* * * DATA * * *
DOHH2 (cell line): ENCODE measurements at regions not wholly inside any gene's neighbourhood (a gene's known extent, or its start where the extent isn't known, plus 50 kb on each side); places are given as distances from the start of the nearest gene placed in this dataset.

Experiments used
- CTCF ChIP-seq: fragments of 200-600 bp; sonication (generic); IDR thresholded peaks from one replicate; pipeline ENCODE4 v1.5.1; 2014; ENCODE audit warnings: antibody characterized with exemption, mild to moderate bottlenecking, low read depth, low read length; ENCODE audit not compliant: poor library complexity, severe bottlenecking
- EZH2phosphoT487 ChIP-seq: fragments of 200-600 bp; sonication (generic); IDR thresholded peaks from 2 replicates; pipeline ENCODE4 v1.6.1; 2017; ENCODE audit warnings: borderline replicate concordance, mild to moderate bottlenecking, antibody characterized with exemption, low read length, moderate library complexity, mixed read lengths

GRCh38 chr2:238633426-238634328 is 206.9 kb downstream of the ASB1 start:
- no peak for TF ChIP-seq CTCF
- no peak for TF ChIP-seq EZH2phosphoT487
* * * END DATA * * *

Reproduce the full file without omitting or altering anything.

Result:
DOHH2 (cell line): ENCODE measurements at regions not wholly inside any gene's neighbourhood (a gene's known extent, or its start where the extent isn't known, plus 50 kb on each side); places are given as distances from the start of the nearest gene placed in this dataset.

Experiments used
- CTCF ChIP-seq: fragments of 200-600 bp; sonication (generic); IDR thresholded peaks from one replicate; pipeline ENCODE4 v1.5.1; 2014; ENCODE audit warnings: antibody characterized with exemption, mild to moderate bottlenecking, low read depth, low read length; ENCODE audit not compliant: poor library complexity, severe bottlenecking
- EZH2phosphoT487 ChIP-seq: fragments of 200-600 bp; sonication (generic); IDR thresholded peaks from 2 replicates; pipeline ENCODE4 v1.6.1; 2017; ENCODE audit warnings: borderline replicate concordance, mild to moderate bottlenecking, antibody characterized with exemption, low read length, moderate library complexity, mixed read lengths

GRCh38 chr2:238633426-238634328 is 206.9 kb downstream of the ASB1 start:
- no peak for TF ChIP-seq CTCF
- no peak for TF ChIP-seq EZH2phosphoT487